If Deem and Pass or “self-executing rule” is Unconstitutional Why Have Republicans Used it So Often

The arms race of rules

The conservative case against “Deem and Pass” is getting very complex, very fast. Yesterday, the argument was that it was flatly unconstitutional. But it turns out that Republicans used Deem and Pass dozens of times while they were in power. So today’s furor is that Nancy Pelosi and Louise Slaughter joined Public Citizen in a lawsuit arguing that a bill that George W. Bush signed was invalid because Deem and Pass is unconstitutional. But the court ruled against Public Citizen, Pelosi and Slaughter. Deem and Pass, well, passed. And now Democrats are using it, too.

The Right is calling Speaker Pelosi a hypocrite. That’s a strange new definition of hypocrite. Republicans, while in the majority used deem and pass (self executing rules) to pass far more legislation than Democrats. The courts ruled that it was OK. How The honorable Speaker is simply using the brick bat Republicans created to beat them with. I’m not particularly a proponent of spiteful behavior and in this case, considering Speaker Pelosi’s record of looking out for middle and working class Americans, she feels that the parliamentary procedure, having been used by Republicans and ruled legal, is a legitimate way to proceed. Is she having the last laugh. For now anyway. As Ezra points out much like reconciliation these parliamentarian battles are largely about the minority party versus the majority party. Unless the Senate in particular does something about its rules – a super majority of 55 rather than 60 seems more reasonable for example – than both parties are free to use any trick they have up their sleeve. Remember that Conservatives used reconciliation more than Democrats and now they’re using every hyperbolic attack that can fly out of Glenn Beck and Mitch McConnel’s(R-KY) back-side to demonize reconciliation. Then publicly proclaimed they would use parliamentary tricks ( amendments) to stop reconciliation of health care reform. Considering recent history of both the use of “Deem and Pass”, reconciliation and abuse of the implied filibuster, its difficult to be too damning of Speaker Pelosi should she chose to use all the legislative weapons at her disposal.

Time has a blog post up on the current history of self-executing rules. The Slaughter Solution? Another name might be the Dreier Doctrine.

When Republicans took power in 1995, they soon lost their aversion to self-executing rules and proceeded to set new records under Speaker Newt Gingrich (R-Ga.). There were 38 and 52 self-executing rules in the 104th and 105th Congresses (1995-1998), making up 25 percent and 35 percent of all rules, respectively. Under Speaker Dennis Hastert (R-Ill.) there were 40, 42 and 30 self-executing rules in the 106th, 107th and 108th Congresses (22 percent, 37 percent and 22 percent, respectively). Thus far in the 109th Congress, self-executing rules make up about 16 percent of all rules.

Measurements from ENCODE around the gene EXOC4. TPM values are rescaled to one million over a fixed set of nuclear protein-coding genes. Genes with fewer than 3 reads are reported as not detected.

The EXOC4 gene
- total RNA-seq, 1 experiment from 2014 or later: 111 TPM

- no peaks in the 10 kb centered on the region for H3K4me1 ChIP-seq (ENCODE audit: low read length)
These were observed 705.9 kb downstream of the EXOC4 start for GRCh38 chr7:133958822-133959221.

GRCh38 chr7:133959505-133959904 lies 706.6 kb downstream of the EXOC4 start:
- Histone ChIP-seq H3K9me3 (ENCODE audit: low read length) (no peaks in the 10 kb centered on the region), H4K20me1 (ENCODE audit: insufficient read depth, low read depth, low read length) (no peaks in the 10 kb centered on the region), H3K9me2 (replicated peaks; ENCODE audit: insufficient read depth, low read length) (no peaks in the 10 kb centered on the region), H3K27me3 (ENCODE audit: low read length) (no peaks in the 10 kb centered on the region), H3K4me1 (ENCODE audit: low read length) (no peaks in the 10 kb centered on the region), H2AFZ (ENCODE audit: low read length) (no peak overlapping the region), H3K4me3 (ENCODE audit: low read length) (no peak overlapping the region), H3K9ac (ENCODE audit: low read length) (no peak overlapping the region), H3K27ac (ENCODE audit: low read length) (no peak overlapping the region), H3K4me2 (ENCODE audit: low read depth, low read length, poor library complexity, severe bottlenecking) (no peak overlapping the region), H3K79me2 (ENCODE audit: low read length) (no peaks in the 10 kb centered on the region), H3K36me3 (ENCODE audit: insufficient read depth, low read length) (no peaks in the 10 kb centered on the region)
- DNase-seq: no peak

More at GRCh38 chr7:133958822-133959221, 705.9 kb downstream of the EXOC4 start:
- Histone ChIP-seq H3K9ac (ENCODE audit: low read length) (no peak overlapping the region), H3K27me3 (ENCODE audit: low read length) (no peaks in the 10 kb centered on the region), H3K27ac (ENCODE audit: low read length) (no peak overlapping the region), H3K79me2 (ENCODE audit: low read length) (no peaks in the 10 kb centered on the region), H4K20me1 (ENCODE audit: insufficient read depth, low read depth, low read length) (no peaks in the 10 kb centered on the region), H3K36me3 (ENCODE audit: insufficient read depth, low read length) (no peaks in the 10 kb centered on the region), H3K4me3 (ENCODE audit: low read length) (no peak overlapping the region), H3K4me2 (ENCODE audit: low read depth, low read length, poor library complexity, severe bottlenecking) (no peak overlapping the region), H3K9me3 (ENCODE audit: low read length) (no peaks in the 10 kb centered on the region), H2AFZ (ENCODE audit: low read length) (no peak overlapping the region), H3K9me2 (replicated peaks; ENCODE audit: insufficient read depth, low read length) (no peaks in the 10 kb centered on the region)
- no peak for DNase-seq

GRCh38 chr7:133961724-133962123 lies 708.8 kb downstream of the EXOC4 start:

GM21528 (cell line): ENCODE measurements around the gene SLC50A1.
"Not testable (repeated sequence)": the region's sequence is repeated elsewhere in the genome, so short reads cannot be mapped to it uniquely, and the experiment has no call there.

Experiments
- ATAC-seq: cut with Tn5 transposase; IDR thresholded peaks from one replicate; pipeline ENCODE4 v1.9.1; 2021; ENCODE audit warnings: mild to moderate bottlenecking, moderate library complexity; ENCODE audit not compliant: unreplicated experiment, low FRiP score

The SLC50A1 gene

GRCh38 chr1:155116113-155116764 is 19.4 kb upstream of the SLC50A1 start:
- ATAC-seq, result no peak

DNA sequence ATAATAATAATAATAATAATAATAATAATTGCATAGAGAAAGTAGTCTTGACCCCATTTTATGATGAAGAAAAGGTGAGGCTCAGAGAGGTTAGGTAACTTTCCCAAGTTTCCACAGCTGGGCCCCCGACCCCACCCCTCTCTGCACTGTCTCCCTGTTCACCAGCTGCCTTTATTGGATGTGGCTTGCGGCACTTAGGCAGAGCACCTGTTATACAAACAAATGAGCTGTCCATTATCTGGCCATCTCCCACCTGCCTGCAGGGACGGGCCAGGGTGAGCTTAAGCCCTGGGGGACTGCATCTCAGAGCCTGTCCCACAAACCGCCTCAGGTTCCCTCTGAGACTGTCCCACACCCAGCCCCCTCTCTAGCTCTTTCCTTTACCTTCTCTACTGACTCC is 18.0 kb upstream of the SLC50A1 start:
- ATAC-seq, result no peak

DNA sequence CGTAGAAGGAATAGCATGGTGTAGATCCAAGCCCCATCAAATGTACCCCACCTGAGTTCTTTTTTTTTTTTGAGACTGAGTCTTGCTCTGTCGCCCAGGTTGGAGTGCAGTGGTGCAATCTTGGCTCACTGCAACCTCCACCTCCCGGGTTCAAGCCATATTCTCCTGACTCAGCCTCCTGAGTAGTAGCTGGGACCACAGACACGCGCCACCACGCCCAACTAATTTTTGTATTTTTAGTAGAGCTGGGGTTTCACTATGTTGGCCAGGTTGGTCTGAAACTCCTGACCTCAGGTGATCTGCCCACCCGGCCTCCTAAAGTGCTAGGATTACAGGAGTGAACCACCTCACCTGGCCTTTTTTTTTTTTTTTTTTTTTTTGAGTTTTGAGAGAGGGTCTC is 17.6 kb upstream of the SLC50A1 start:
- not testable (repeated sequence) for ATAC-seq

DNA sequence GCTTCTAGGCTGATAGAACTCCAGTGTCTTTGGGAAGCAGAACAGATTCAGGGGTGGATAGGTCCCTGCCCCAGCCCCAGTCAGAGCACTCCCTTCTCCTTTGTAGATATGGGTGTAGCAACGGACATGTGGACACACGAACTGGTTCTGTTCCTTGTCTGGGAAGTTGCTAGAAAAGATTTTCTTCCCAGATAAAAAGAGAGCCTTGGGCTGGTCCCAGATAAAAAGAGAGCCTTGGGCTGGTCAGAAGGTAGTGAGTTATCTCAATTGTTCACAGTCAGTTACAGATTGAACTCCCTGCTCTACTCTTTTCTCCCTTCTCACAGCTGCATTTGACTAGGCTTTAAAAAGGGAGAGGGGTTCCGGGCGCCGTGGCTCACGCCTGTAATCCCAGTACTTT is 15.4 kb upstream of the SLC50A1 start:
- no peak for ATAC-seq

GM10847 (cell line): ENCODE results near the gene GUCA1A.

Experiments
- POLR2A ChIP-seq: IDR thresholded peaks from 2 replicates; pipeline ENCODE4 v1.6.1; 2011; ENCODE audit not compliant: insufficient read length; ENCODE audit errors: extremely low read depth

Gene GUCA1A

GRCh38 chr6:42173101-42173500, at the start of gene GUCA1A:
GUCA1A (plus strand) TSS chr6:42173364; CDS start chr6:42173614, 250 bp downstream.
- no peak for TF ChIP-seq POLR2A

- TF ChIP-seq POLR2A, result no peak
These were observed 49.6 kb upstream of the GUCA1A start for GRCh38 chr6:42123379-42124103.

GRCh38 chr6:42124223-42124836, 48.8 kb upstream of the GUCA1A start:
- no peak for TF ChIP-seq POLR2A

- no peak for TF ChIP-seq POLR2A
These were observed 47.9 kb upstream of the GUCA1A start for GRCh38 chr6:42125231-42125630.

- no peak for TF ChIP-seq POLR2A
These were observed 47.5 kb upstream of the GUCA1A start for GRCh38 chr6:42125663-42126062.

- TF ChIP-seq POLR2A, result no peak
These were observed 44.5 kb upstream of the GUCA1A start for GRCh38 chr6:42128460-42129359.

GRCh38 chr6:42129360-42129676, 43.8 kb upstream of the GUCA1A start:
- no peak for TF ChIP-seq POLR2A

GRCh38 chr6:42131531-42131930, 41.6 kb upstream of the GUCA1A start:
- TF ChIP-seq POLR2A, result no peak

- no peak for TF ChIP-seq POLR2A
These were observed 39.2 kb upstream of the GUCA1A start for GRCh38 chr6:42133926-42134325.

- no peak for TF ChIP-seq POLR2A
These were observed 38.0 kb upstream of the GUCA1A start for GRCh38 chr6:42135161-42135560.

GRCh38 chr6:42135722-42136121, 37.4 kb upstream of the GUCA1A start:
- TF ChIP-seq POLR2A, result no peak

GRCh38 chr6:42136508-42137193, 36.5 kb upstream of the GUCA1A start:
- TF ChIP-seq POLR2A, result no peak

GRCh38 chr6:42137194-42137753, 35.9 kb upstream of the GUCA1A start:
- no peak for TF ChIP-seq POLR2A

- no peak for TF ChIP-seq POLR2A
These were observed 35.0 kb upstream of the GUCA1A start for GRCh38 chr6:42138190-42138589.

As the director of the Woodrow Wilson Center’s Congress Project (and former staff director of the House Rules Committee) says, I don’t like the rules, but as we can see they’re not unconstitutional. If they are the Republicans that used them will surely turn themselves in to the U.S. Marshall’s office immediately. Michelle Malkin will be bringing some of the fish she says she catches so prison life should be a little more tolerable.

Jack Balkin is not crazy about deem and pass either, but does see a way that it could be done with health care reform that does pass the Constitutional test, Is Deem and Pass Constitutional?

Despite Judge McConnell’s concerns, which are textually well founded, there is a way that “deem and pass” could be done constitutionally. There have to be two separate bills signed by the President: the first one is the original Senate bill, and the second one is the reconciliation bill. The House must pass the Senate bill and it must also pass the reconciliation bill. The House may do this on a single vote if the special rule that accompanies the reconciliation bill says that by passing the reconciliation bill the House agrees to pass the same text of the same bill that the Senate has passed.

Balkin is a lawyer so it is best to read all his what ifs and caveats. He is certainly correct that because of Article I, section 7 Pelosi might be giving conservative Democrats rhetorical cover with deem and pass, but in legal terms it will be as though those conservative Democrats did vote for the Senate bill. Once health care reform passes even Rep. Stupak(D) will be scrambling to take a share of the credit and regardless of the way it passes Republican will try to use it against them. I can see the ads now – Democrats got 30 million more Americans health care coverage, did away with insurance companies dropping people with preexisting conditions and helped control spiraling health care costs, don’t vote for those rascals. They’ll get the tea smokers vote.